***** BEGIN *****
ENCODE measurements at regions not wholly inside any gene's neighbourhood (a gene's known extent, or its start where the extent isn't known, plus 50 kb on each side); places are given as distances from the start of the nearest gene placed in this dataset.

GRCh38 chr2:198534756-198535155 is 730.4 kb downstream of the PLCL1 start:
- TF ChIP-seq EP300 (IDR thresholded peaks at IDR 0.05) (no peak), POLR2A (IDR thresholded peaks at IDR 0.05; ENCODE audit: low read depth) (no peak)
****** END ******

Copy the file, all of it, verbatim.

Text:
ENCODE measurements at regions not wholly inside any gene's neighbourhood (a gene's known extent, or its start where the extent isn't known, plus 50 kb on each side); places are given as distances from the start of the nearest gene placed in this dataset.

GRCh38 chr2:198534756-198535155 is 730.4 kb downstream of the PLCL1 start:
- TF ChIP-seq EP300 (IDR thresholded peaks at IDR 0.05) (no peak), POLR2A (IDR thresholded peaks at IDR 0.05; ENCODE audit: low read depth) (no peak)